SAP vs Plex ERP
On our blog we spend a great deal of time and effort researching and evaluating today’s best enterprise software for modern businesses. We’ve previously completed a series of reviews that compared Epicor ERP to 6 different ERP systems, and have began doing the same with Plex ERP (and several others). Recently we looked at Plex vs. Netsuite, and today we will be looking at SAP vs Plex ERP.
Previously, we’ve spoken to the parallels and differences between Plex Systems, NetSuite and Microsoft Dynamics AX. In our review, we found that Plex Systems and NetSuite compete as cloud-based ERP platforms, but are generally in different markets and industries. Likewise, Plex Systems and Microsoft Dynamics AX more notably go head to head in the process manufacturing industry; however there are company process dynamics that certainly make one a better fit than the other
This week, we’ll examine one of the most arduous battles in the ERP market today – SAP vs Plex Systems. While SAP has reigned as a superior business solution for the past two decades, their portfolio and stronghold over tier-one ERP providers may be in the process of being infiltrated by a more agile early mover of cloud provisions and customer-oriented ERP development in Plex Systems.
Vendor Overview — SAP vs Plex
SAP vs Plex Systems is becoming a more common comparison for many businesses. The design of these two systems fit well for similar industries and business types; which make them natural competitors for mid-sized and large businesses.
SAP provides a portfolio of great breadth over most of the competition. One reason is the longevity of the SAP brand. The company launched its first system 43 years ago and is a veteran in the enterprise software industry. SAP’s latest ERP version was released in 2006, and was built upon an underlying layer of Java and ABAP code. SAP would eventually infuse new features and functionality with it’s enhancement package (EHP7) in 2013 for more than 83,000 total customers worldwide.
SAP touches an array of business industries and is not necessarily tailored to perform best for one enterprise type over another. However, SAP is generally utilized by the largest, most global-reaching corporations; whose process generally involve: asset management, human capital management and operations management — but not necessarily capacity and production oversight of factory floors.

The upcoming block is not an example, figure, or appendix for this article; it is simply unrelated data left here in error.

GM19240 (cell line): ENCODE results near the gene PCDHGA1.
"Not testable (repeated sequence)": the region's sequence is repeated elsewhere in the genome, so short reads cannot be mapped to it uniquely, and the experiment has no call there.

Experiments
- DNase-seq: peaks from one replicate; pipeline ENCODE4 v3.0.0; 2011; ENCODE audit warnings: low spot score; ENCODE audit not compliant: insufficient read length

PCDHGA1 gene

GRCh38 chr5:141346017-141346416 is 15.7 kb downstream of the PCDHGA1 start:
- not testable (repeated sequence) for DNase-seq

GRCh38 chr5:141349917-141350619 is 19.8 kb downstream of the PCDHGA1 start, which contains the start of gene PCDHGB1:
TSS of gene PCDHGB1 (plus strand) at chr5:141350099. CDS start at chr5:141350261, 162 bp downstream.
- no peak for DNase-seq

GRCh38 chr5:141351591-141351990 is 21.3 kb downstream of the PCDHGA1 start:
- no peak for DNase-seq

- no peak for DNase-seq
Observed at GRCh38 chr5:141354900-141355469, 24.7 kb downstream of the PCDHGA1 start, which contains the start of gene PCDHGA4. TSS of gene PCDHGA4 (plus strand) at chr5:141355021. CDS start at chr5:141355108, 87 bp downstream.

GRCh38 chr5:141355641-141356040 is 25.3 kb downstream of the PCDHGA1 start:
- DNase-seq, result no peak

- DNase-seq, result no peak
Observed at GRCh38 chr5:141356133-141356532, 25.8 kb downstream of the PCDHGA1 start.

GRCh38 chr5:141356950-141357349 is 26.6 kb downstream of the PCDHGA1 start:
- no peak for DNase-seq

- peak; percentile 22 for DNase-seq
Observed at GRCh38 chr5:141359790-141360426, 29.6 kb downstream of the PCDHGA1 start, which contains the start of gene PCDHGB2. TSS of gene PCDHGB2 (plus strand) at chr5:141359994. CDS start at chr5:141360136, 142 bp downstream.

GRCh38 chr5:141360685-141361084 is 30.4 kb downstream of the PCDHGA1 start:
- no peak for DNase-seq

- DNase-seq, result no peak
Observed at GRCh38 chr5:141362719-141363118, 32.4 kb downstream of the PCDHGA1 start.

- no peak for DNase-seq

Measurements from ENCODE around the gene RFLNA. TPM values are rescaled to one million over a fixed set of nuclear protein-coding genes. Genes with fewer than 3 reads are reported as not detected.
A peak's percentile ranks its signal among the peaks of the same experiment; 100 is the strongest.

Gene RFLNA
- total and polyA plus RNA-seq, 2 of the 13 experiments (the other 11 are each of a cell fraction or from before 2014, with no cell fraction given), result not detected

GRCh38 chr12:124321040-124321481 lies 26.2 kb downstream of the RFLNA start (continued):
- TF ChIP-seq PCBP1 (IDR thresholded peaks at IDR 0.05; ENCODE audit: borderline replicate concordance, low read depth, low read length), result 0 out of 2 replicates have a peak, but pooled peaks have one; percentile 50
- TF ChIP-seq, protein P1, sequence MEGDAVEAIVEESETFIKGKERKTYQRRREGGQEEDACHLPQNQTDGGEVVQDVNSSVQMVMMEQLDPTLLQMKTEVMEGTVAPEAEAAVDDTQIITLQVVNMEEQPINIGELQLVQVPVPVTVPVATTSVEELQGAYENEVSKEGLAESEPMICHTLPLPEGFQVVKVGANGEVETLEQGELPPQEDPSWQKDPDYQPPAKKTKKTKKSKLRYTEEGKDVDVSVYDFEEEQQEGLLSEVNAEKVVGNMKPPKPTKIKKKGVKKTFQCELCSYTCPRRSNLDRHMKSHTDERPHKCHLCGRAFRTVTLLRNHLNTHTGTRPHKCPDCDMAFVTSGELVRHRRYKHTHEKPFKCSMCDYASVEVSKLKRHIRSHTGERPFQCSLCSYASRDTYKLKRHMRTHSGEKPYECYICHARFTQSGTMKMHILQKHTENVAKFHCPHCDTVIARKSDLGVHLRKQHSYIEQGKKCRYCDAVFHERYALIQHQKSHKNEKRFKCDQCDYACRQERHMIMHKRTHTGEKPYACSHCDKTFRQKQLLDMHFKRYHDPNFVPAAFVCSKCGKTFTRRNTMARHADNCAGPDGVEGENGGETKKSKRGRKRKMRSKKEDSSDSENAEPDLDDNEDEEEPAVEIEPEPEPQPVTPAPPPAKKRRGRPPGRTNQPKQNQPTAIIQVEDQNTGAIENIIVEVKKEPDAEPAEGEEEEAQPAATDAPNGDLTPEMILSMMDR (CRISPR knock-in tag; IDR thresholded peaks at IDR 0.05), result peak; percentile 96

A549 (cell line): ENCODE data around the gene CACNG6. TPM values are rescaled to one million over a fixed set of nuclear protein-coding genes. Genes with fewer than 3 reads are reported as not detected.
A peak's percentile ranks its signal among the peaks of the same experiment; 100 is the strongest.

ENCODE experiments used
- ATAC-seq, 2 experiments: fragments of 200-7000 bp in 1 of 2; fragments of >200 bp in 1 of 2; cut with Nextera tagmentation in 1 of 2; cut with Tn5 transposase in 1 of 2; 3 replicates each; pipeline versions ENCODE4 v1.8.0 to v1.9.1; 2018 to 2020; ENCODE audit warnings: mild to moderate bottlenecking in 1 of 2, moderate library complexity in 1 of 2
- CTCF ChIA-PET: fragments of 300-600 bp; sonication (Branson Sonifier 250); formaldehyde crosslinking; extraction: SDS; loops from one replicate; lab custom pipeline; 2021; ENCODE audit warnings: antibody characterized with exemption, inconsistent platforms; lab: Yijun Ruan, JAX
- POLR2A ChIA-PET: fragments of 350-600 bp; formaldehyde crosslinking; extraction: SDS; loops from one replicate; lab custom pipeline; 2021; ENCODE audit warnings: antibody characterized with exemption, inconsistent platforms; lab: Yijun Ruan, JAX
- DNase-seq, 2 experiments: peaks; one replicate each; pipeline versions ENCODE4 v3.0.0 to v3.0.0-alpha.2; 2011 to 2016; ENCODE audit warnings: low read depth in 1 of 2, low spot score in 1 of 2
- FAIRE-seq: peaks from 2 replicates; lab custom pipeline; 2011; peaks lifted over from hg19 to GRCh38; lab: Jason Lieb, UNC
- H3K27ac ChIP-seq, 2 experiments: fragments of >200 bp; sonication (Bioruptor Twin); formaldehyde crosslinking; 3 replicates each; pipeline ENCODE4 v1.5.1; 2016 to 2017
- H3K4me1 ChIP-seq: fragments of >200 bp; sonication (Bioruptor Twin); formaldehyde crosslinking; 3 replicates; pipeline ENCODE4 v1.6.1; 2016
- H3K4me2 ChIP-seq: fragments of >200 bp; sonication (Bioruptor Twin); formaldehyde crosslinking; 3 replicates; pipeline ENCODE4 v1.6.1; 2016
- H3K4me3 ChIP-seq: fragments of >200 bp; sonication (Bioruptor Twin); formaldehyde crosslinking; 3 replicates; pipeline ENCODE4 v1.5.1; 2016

SAP is a proven formula for global parents, or holding companies, who require rigorous snapshots of their subsidiaries in which they manage. The majority of SAP users utilize the back office systems such as finance, controlling, materials management and asset accounting.
While SAP has largely had success with the functionality configured in these modules over the last two decades, the cost of maintenance for SAP’s large on-premises ERP software is seemingly more expensive compared to ERPs like Plex Systems, and provides equal or lesser total value to certain industries.
Plex Systems is a limitless software for manufacturing and capacity-driven communities (only). The ERP vendor is often revered for its seamless upgrades, customer satisfaction and shop-floor based configuration. Its customers primarily include manufacturing bodies in automotive, aerospace, defense and food and beverage. Because Plex is built solely on cloud-technology, the system provides an array of amenities for shop floor oversight at a significantly lower cost for many businesses.
This game changing model is a prime reason why companies are exploring Plex Software in troves. In fact, since the 2006 inception of Plex, they have managed to deploy their services across 20 countries, powering over 1,100 plants, with a 95 percent renewal rate. Instead of costly software upgrades, Plex earmarks rolling updates as part of the vendor’s continued purpose to align their growth model with customer satisfaction. This model allows the customer to realize ROI on the asset sooner and with less trepidation of voyaging to latest versions.